If you’re measuring employee engagement and performance by productivity and output, you may not have an accurate picture of your employees’ desire to stay put and plugged in. With the quit rate at all-time highs, a better way to gauge employee satisfaction is to look at a net purpose score, says Michael Schrage, a visiting research fellow at the MIT Initiative on the Digital Economy.
As part of an MIT Sloan Management Review research initiative, Schrage surveyed nearly 4,300 global leaders and conducted executive interviews to explore shifting attitudes about leadership during challenging times. The findings became the report entitled, “Leadership’s Digital Transformation: Leading Purposefully in an Era of Context Collapse.”
“Our original hypothesis was that leadership in a digital age would increasingly be managing cyborgs—people who are increasingly dependent upon smarter technology for their productivity,” says Schrage. “As the research went on and the pandemic happened, it became clear that we had to pay attention to all dimensions of the employee experience. During the beginning of the pandemic, organizations saw a burst of productivity, but more than a year later, that productivity is turning into attrition. We had to think about people’s emotional, mental, and purposeful well-being.”
The Importance of Purpose
Net purpose score is based off the net promoter score premise, which asks whether you’d recommend a product or be a product champion. The net purpose score asks if an employee would be an advocate for the organization.
“Do they feel like the organization stands for something?” says Schrage. “Do they feel like the organization reflects and honors the principles and purposes for which it says? And would they recommend somebody coming on board? People want more than a fair day’s pay for a fair day’s work; they want to find alignment with purpose.”
Leaders have a direct impact on their organization’s net purpose score. “The pandemic forced certain kinds of leaders to step up or step away,” says Schrage. “Legacy leadership championed digital agility and productivity at the expense of enterprise values and purpose. People needed something more than creating more profitability or more efficiencies. They need to feel good about who they are and what they’re doing.”
Leading employees during a digital age requires recognizing the person as a whole. “It used to be people would be annoyed with you if they could hear your kids in the background,” says Schrage. “Somebody was ‘unprofessional’ if they couldn’t segment their personal or professional lives. Now we have no choice. So how do leaders provide 360 degrees of support in that regard? People want more meaning in their lives, and that brings us to the net purpose.”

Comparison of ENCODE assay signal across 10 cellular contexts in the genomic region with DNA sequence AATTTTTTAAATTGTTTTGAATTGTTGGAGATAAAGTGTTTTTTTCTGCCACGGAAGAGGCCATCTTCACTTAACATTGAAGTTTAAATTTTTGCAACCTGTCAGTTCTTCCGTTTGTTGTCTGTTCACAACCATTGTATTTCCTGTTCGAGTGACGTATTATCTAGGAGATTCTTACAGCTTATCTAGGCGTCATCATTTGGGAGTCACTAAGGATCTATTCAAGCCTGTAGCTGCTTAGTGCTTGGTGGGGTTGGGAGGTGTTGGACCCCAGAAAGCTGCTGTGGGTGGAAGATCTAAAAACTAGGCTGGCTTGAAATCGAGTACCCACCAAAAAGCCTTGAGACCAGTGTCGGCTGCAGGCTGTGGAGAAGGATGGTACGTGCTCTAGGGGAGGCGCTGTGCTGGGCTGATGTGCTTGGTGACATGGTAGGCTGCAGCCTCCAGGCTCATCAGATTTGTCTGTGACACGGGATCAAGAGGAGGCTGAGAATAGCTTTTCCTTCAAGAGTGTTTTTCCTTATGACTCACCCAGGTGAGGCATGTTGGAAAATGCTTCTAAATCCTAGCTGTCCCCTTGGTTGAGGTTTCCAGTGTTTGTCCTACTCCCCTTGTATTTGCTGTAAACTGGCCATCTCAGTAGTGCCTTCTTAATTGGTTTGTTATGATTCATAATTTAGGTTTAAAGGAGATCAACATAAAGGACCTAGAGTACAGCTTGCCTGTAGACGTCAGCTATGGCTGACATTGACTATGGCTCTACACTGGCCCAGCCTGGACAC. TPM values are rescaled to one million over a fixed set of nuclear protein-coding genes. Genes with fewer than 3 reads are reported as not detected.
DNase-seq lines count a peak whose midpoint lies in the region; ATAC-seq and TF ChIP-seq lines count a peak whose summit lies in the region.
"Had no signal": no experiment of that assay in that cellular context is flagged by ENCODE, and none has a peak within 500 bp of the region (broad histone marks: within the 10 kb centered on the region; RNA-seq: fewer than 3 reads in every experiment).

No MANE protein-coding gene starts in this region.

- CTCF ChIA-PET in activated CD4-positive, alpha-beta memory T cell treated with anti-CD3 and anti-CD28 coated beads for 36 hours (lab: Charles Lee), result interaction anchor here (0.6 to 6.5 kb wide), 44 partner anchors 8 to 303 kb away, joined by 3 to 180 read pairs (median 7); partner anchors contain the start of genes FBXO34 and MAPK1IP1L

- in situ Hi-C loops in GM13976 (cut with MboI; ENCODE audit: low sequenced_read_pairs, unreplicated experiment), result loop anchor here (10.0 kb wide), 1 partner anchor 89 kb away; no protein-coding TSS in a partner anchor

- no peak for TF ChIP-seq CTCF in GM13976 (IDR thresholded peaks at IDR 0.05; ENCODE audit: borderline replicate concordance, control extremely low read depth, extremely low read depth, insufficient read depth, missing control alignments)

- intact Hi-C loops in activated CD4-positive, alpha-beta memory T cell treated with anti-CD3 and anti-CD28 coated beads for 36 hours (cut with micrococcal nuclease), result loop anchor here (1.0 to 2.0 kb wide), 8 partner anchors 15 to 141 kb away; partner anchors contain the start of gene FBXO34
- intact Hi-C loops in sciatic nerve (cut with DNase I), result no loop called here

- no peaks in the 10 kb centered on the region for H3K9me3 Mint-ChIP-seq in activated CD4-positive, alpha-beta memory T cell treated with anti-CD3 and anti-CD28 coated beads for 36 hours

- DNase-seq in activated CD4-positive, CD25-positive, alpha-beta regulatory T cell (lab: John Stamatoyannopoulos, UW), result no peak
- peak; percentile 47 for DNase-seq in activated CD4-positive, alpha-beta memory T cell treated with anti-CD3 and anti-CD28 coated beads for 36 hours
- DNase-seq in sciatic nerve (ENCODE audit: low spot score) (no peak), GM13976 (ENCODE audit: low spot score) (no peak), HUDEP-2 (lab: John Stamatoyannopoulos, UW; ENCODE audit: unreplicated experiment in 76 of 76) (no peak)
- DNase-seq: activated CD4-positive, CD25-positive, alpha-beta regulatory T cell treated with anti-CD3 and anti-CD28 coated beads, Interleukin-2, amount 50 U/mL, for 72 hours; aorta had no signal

Boosting Your Net Purpose Score
In his work with executives, Schrage asks, “How do you lead by digital example?”
“Too often there’s a disconnect between words and actions,” he says. “When you ask direct reports, ‘How does your boss lead by example?’ it’s remarkable the divergence that you get in the perception.”
Leaders should examine how they’re participating on those Zoom and Teams calls and what their background looks like. They need to be mindful of making comments on internal chat platforms. And they need to listen to people on their team.
“If you’re telling people they must be more data driven and digital, your behavior should reflect not only what you say but what you do,” says Schrage.
Setting a good digital example, however, can be more difficult due to “context collapse,” which Schrage describes as an inability to segment audiences and manage different identities. Social media forces transparency and openness. From tweets to emails, a leader’s forms of communication can easily be shared with employees and customers. They can also easily go viral. Since today’s leaders are more visible and vulnerable, they need to be intentional with their messages and actions.
The net purpose score provides a better assessment of how an organization and its leaders are perceived. Low scores can provide insights that can help leaders change behaviors to navigate the future.
“It’s a cliché now that the pandemic accelerated digital transformation roadmaps by years,” he says. “But in terms of leaders of organizations, the classic model of overseeing digital transformation is foolish and flawed. What we discovered is that digital transformation transformed leaders as much as it had to transform the organization. You couldn’t oversee that digital transformation and simply be who you are. You had to transform, too.”